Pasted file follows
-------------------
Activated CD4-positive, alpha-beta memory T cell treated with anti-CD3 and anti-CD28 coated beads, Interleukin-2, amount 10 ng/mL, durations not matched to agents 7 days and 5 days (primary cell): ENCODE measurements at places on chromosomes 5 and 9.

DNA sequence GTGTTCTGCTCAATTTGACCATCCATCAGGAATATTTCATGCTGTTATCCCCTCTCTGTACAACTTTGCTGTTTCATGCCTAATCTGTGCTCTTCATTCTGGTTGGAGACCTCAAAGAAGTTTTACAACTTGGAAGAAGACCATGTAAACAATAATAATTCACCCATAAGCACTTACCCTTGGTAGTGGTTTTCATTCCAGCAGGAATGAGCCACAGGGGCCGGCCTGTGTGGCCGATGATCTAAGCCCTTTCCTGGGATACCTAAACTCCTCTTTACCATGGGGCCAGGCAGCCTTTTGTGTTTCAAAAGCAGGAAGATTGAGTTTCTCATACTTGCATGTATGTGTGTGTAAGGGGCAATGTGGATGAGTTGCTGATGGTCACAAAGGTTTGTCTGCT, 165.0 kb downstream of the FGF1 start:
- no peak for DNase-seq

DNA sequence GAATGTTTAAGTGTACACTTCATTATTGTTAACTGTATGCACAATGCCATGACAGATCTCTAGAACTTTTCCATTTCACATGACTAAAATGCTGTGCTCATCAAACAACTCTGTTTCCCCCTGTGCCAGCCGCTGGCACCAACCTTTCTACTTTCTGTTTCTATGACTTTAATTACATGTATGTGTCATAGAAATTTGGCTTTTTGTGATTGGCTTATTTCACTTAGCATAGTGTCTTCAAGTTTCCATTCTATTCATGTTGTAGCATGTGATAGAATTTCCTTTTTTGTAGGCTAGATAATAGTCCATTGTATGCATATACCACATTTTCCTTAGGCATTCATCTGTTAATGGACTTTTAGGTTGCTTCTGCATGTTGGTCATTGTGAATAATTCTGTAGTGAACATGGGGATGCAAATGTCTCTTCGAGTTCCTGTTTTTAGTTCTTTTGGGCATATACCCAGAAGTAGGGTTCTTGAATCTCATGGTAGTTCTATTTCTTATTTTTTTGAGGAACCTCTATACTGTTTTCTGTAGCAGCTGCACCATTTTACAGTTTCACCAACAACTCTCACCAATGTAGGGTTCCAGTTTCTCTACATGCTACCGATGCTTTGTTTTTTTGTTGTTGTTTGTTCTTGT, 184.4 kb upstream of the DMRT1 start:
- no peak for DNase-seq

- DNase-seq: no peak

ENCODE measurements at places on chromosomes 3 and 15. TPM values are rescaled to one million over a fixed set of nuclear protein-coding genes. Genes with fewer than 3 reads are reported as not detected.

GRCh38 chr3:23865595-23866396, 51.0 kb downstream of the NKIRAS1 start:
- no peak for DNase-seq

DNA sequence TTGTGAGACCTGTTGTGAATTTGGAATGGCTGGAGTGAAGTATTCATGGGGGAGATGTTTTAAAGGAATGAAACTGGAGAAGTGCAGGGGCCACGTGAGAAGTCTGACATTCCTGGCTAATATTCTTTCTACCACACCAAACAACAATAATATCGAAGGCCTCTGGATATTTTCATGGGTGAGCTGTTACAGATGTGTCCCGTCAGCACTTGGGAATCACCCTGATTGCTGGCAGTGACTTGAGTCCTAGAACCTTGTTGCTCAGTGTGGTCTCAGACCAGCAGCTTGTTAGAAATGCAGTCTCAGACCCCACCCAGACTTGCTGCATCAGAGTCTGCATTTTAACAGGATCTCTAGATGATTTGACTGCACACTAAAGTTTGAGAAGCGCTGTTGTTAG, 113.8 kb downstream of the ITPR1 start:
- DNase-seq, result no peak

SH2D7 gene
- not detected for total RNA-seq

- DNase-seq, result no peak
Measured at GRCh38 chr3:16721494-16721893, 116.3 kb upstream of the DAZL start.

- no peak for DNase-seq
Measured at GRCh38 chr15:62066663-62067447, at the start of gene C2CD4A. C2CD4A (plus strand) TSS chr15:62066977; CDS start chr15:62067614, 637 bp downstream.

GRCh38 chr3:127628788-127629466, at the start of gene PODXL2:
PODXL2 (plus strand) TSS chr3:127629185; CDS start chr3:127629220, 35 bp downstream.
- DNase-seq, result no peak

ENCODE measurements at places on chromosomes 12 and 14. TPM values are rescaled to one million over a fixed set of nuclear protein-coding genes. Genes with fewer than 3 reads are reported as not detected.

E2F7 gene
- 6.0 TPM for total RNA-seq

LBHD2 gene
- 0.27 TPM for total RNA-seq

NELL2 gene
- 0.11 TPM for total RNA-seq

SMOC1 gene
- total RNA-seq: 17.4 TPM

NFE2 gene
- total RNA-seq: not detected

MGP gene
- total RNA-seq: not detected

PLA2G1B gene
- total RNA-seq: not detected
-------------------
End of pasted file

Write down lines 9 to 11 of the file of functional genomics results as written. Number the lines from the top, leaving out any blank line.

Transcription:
- no peak for DNase-seq

DNA sequence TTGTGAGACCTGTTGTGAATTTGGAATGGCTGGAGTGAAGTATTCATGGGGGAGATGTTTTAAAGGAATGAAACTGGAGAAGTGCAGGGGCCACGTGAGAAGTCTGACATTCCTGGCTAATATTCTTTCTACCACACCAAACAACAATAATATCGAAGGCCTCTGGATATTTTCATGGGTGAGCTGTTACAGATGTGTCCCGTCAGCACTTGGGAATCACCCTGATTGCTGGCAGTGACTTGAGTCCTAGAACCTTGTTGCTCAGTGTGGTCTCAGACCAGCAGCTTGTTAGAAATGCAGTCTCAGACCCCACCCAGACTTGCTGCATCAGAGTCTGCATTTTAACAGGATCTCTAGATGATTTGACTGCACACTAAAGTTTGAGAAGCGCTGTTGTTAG, 113.8 kb downstream of the ITPR1 start:
- DNase-seq, result no peak